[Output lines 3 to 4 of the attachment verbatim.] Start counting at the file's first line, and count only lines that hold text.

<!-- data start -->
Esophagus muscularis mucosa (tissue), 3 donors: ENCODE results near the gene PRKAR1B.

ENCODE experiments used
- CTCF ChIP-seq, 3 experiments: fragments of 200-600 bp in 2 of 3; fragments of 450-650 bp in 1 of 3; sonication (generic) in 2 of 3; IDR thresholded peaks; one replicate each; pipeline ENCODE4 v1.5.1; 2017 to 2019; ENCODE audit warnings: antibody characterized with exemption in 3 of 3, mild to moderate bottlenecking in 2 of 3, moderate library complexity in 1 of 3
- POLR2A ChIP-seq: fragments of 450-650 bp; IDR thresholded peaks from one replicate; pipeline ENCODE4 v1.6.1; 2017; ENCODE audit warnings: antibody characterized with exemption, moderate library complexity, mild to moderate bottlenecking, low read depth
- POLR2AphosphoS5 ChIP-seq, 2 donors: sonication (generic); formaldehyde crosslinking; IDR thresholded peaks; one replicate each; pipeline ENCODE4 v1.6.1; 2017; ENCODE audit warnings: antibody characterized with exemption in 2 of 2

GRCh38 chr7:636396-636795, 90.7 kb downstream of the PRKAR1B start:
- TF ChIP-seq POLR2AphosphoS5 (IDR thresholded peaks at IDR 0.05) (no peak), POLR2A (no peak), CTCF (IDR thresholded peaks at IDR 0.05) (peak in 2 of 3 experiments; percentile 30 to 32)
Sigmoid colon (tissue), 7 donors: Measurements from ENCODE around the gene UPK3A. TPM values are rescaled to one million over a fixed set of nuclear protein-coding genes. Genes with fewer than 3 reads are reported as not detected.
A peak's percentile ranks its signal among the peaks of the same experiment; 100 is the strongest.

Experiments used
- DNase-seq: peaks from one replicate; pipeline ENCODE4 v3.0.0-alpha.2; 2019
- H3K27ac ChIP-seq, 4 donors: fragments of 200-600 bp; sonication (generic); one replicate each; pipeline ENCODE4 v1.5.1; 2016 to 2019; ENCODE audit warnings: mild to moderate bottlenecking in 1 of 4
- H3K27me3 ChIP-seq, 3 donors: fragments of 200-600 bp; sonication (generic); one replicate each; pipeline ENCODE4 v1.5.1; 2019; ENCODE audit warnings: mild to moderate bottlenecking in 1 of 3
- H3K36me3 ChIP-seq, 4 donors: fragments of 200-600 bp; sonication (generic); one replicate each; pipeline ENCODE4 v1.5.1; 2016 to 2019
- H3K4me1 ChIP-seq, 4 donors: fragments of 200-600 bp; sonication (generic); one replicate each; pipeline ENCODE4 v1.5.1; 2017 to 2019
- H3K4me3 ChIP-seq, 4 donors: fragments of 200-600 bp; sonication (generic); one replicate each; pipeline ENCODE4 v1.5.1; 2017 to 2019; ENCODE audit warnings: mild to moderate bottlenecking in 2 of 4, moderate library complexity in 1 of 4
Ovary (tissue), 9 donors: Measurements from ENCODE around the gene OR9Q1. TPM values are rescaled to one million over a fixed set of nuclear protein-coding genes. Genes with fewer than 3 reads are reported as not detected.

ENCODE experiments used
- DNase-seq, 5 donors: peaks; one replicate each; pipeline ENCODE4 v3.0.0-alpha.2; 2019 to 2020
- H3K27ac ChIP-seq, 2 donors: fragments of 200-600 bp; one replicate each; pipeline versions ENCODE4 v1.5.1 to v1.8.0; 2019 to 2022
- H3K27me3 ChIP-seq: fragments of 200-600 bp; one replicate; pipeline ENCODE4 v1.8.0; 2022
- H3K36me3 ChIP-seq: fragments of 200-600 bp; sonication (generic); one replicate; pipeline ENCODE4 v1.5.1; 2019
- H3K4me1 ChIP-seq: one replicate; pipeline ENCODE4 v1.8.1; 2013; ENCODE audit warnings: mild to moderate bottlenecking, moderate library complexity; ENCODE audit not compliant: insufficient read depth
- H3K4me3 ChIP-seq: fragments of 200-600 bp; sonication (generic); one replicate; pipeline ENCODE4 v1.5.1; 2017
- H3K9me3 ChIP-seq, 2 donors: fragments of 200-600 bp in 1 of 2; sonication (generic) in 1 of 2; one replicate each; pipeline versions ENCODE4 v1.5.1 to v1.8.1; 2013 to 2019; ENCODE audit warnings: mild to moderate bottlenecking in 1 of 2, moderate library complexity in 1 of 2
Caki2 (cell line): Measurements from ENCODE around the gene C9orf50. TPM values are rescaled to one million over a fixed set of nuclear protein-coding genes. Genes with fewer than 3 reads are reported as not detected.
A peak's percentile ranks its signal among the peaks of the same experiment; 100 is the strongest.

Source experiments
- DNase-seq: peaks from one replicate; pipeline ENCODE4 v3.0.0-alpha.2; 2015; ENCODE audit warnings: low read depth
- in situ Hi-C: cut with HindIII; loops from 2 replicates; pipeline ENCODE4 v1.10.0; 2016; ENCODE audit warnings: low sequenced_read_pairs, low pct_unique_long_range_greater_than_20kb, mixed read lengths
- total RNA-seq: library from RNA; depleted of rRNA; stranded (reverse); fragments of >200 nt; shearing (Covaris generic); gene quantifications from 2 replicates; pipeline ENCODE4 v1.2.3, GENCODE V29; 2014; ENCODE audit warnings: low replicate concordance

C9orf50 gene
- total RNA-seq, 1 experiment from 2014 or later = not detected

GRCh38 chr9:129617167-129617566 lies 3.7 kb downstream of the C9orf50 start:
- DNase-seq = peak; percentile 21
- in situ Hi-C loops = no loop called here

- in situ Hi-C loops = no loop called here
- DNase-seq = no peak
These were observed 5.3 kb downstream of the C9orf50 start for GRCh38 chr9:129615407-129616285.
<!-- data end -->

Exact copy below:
- CTCF ChIP-seq, 3 experiments: fragments of 200-600 bp in 2 of 3; fragments of 450-650 bp in 1 of 3; sonication (generic) in 2 of 3; IDR thresholded peaks; one replicate each; pipeline ENCODE4 v1.5.1; 2017 to 2019; ENCODE audit warnings: antibody characterized with exemption in 3 of 3, mild to moderate bottlenecking in 2 of 3, moderate library complexity in 1 of 3
- POLR2A ChIP-seq: fragments of 450-650 bp; IDR thresholded peaks from one replicate; pipeline ENCODE4 v1.6.1; 2017; ENCODE audit warnings: antibody characterized with exemption, moderate library complexity, mild to moderate bottlenecking, low read depth